Because they released him, the Cubs are paying most of Richard's 2016 salary (the Cubs are on the hooks for $2M, minus the pro-rated portion of the MLB minimum salary that is paid by the Padres).
it is honestly awesome (for real) that anyone would even have a strong opinion on AZL playoffs. i guess if you invest enough time watching it, you want to see a fair/just playoff structure.
plus, the kids deserve it.
The AZL team with the best record over the course of the full 2016 AZL season and the only AZL team to play .600 ball (the AZL Dodgers) did not qualify for the AZL playoffs, and the AZL East Division team with the best record over the course of the full season (the AZL Athletics) did not qualify for the AZL playoffs, either.
That's because of the ridiculous "split season" schedule most of the minor leagues now play, a stupid system that rewards mediocrity at the expense of the worthy.
Despite good movement on his fastball, I think location kept him from getting Ks. Left some pitches up and away that got hammered up and away. Then of course Travis Wood gave up the 2-run double in the 7th, but both runs counted against Arrieta.
"i'm gonna make you my main squeeze one day, bro. save the date."
This level of discourse is #charming.
I would be having this discussion with anyone who (a) blathered on ad nauseum about the topic. (See, "Olt, Mike, not given an opportunity") or (b) responded directly to what I posted (which you did).
Have a nice day.
what would you do without me? aside from having your posting content here cut by 75%+?
i'm gonna make you my main squeeze one day, bro. save the date.
In this instance, yes, I care more about the result of this big thing that isn't really a big thing.
Fangraphs WAR #s include baserunning and Hamilton is elite at that. He leads in SBs with the 54 and and has an 87% rate which is really good. I'm sure once he gets on base he's able to take the extra base quite often too. Both those things will up his overall WAR value.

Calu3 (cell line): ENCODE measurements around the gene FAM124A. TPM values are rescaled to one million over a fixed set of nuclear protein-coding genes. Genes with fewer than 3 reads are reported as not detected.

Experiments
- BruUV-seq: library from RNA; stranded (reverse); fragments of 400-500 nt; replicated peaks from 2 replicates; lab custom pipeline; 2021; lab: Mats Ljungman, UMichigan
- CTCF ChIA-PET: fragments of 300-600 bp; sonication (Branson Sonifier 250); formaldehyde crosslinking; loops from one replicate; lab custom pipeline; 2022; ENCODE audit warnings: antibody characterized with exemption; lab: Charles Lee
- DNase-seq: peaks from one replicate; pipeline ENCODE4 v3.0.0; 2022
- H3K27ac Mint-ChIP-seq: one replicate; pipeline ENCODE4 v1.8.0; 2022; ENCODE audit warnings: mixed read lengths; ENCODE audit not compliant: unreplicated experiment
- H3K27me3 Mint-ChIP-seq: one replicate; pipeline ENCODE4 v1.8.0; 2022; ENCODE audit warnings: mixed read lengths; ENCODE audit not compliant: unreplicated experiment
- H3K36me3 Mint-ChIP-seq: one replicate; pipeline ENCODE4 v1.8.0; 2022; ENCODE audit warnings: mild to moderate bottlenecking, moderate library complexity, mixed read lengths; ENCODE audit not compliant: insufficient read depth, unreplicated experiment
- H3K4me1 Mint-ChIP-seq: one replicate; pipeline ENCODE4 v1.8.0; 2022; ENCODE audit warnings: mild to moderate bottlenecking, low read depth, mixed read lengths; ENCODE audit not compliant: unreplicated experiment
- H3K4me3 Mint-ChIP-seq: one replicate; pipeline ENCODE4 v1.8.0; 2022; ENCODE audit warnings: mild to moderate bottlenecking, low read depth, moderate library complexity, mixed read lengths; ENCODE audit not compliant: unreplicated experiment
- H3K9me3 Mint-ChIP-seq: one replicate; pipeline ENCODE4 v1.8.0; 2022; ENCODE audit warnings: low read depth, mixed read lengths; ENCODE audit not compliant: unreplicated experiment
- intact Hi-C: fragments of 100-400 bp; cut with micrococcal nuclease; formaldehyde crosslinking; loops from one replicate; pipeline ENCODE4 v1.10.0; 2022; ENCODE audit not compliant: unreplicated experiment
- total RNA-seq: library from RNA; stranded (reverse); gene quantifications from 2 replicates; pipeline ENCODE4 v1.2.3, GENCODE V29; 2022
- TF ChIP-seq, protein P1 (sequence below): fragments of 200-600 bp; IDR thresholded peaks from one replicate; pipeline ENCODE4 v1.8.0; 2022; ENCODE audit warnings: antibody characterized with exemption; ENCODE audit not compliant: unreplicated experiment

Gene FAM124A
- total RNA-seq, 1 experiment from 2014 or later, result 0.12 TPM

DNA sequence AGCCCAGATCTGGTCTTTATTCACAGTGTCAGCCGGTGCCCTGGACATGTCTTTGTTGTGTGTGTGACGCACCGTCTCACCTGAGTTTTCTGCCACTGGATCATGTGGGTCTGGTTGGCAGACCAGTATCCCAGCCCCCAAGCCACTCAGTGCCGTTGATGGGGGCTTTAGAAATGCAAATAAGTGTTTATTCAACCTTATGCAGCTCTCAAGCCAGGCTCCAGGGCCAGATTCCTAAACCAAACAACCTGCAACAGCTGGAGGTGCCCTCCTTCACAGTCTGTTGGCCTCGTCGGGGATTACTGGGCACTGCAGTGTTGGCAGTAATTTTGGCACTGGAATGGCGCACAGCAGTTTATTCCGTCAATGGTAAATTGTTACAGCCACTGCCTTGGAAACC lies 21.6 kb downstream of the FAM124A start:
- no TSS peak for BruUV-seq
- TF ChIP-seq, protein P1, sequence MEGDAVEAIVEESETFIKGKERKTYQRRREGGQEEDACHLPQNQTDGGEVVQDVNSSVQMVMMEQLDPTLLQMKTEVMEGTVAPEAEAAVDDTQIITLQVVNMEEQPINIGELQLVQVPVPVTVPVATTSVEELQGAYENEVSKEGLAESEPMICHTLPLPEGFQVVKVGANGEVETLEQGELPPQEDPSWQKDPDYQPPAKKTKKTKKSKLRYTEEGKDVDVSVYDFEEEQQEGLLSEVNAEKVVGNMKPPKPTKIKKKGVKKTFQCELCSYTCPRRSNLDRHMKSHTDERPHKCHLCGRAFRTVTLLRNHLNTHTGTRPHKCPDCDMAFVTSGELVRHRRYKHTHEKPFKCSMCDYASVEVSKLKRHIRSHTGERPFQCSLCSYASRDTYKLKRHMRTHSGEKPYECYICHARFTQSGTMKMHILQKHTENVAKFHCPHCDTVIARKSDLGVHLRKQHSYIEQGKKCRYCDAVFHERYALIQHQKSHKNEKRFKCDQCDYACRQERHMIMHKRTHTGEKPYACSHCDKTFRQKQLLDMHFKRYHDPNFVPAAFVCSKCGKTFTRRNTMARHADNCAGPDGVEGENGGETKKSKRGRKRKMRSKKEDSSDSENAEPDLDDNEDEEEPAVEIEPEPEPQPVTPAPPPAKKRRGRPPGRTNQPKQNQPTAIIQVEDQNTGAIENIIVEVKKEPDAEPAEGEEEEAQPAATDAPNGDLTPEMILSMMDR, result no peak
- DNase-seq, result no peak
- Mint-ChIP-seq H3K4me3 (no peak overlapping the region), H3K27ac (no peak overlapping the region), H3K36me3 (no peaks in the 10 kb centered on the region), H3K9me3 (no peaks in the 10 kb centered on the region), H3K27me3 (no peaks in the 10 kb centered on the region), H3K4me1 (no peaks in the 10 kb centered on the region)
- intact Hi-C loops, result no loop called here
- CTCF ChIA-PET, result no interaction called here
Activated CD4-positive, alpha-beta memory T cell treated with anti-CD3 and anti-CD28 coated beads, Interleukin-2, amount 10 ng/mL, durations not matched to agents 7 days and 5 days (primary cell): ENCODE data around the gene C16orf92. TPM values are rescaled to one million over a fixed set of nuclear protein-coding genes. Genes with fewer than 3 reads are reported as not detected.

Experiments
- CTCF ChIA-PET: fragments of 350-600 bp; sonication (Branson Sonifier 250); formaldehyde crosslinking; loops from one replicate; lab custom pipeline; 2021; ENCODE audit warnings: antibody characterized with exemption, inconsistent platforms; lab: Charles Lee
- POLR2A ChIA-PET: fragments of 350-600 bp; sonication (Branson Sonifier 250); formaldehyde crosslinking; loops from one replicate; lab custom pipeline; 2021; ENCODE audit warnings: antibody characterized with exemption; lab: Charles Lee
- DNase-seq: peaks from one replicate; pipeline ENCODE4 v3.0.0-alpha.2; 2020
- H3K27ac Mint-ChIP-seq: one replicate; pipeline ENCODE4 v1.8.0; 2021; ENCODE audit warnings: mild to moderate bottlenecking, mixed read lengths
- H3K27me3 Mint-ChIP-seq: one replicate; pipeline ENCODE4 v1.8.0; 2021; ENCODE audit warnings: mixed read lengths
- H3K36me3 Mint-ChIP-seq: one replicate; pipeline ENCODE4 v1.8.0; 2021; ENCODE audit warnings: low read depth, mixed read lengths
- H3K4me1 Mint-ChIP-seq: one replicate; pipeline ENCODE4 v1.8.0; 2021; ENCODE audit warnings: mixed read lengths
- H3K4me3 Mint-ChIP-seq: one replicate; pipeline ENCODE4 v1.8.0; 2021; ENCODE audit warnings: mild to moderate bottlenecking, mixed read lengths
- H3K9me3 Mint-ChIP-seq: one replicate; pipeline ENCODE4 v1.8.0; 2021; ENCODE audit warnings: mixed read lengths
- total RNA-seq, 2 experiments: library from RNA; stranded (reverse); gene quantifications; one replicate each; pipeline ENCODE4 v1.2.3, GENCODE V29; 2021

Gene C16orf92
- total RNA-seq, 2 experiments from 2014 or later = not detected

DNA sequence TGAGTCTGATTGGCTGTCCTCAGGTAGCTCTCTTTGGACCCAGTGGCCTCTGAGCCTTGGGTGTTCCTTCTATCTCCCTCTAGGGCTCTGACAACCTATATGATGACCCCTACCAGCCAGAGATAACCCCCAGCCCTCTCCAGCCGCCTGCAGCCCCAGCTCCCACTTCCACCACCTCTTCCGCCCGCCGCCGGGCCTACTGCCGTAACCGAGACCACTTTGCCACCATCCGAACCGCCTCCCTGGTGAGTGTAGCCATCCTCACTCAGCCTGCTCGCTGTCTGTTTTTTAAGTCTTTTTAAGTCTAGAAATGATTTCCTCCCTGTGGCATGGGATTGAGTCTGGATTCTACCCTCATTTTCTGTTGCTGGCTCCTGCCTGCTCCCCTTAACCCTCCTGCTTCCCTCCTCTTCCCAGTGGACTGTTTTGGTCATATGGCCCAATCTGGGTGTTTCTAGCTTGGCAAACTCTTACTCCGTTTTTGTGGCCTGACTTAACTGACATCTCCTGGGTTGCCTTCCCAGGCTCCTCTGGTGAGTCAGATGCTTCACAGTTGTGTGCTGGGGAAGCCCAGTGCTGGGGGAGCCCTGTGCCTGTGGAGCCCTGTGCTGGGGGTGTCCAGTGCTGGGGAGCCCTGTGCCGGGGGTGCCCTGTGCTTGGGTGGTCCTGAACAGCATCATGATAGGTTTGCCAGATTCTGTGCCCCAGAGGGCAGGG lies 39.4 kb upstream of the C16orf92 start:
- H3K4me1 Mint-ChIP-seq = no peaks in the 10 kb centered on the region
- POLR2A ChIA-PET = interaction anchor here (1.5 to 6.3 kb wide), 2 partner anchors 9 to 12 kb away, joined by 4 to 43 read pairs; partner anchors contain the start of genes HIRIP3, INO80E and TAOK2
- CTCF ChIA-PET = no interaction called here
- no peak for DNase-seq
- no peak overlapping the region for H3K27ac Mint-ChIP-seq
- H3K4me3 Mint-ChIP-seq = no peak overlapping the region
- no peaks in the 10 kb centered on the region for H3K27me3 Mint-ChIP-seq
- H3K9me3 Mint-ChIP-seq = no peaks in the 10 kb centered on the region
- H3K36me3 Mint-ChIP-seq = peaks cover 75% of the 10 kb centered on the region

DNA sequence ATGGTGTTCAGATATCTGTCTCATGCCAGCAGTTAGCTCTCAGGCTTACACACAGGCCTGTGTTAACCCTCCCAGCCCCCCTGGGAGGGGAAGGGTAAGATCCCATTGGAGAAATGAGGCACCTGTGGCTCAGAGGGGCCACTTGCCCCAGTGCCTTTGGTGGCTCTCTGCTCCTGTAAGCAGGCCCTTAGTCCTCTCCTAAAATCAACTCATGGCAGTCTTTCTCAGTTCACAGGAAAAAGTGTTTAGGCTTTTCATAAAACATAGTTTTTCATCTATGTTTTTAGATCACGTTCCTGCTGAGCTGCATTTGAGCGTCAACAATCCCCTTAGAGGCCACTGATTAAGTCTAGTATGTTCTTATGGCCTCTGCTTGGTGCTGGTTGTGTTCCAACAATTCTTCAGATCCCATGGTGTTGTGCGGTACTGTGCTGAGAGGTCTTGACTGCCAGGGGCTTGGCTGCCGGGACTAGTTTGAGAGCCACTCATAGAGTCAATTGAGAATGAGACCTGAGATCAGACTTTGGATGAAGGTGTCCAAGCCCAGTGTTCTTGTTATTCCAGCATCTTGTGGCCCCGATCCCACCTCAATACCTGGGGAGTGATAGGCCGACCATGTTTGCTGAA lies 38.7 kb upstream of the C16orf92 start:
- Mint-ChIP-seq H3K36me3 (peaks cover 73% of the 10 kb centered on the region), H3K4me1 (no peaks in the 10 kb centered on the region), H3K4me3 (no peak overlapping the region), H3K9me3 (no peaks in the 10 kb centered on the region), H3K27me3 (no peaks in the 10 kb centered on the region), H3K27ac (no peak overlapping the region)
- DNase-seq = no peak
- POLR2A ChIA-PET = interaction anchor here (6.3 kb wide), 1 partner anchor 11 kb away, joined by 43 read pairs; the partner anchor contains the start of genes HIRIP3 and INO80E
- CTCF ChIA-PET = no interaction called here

The differences between BR and FG WAR is pretty well documented online and thus If there are discrepancies it's fairly easy to figure out why. It's fairly well accepted that BR WAR is fine as a snapshot but FG is better at predicting future value.
i have no doubt at all you quit reading at that point. you're very enamored with outcomes without caring what it takes to get there.
the fact it's exploitable, especially without someone to cover the running game for him, as well it's evolution in how people are testing possible exploits is interesting to some people...to me...i'm some people...hurrah.
some people want to check the boxscore to see who won, some want to know how it went down.
I read it as him saying it's not really that much of a concern and that the one time it really cost Lester, vs. K.C., was an anomaly.
if jeff says it, it's cool...when i say it, it's straight from the mouth of hitler.
aside from the lack of jeff touching on the insane leads runners take and lester's inability to throw if he's fielding, this is a lot of what i've said about the issue.
exploitable, needs his own personal catcher to control his shortcomings, relies on his ability to get outs along with his personal catcher keeping runners in check before things become further exploited...
That would be Rice Krispy Treat